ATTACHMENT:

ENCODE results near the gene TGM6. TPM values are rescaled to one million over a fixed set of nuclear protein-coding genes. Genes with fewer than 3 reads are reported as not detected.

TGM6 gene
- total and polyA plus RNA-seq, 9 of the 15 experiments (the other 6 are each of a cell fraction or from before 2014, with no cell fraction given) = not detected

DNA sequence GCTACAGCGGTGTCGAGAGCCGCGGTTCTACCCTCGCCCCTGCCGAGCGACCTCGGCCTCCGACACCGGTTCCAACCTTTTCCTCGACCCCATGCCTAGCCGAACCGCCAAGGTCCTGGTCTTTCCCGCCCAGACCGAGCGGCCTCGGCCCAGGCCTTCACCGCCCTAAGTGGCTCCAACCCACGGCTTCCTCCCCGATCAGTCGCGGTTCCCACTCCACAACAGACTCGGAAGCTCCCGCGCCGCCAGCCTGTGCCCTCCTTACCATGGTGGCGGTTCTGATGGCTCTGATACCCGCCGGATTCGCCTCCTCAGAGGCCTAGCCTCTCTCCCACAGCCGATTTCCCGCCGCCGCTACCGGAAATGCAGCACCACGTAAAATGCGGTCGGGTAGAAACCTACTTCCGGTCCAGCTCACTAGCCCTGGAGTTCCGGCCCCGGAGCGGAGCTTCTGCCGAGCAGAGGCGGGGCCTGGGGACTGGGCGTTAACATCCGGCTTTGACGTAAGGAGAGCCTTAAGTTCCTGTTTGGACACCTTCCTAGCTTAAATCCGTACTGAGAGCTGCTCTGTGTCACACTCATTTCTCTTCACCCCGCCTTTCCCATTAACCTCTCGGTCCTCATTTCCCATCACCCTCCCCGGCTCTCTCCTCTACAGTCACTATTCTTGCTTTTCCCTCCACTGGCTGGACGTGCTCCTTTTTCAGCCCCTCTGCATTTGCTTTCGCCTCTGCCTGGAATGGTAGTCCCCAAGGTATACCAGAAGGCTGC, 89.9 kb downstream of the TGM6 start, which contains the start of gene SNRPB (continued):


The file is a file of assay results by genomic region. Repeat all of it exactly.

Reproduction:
ENCODE results near the gene TGM6. TPM values are rescaled to one million over a fixed set of nuclear protein-coding genes. Genes with fewer than 3 reads are reported as not detected.

TGM6 gene
- total and polyA plus RNA-seq, 9 of the 15 experiments (the other 6 are each of a cell fraction or from before 2014, with no cell fraction given) = not detected

DNA sequence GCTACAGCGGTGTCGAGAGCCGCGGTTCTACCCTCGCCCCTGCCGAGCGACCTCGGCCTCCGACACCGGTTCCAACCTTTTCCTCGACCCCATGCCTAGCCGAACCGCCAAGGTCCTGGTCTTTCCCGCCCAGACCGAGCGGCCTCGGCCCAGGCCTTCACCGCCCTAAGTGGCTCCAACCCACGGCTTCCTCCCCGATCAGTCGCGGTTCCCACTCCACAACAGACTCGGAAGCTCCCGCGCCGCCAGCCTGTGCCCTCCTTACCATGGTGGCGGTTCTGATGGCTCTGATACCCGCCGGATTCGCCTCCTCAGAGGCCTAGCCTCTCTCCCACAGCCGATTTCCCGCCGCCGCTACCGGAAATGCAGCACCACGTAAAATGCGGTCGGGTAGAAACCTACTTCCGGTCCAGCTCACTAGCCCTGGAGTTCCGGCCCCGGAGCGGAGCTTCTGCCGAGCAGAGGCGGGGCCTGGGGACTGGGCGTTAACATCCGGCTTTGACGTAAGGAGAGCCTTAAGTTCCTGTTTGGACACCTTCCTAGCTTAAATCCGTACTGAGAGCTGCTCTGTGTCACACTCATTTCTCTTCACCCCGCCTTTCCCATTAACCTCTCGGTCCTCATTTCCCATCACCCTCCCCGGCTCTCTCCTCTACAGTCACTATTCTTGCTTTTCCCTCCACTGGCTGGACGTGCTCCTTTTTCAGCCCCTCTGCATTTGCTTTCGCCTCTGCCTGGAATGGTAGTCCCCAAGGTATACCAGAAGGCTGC, 89.9 kb downstream of the TGM6 start, which contains the start of gene SNRPB (continued):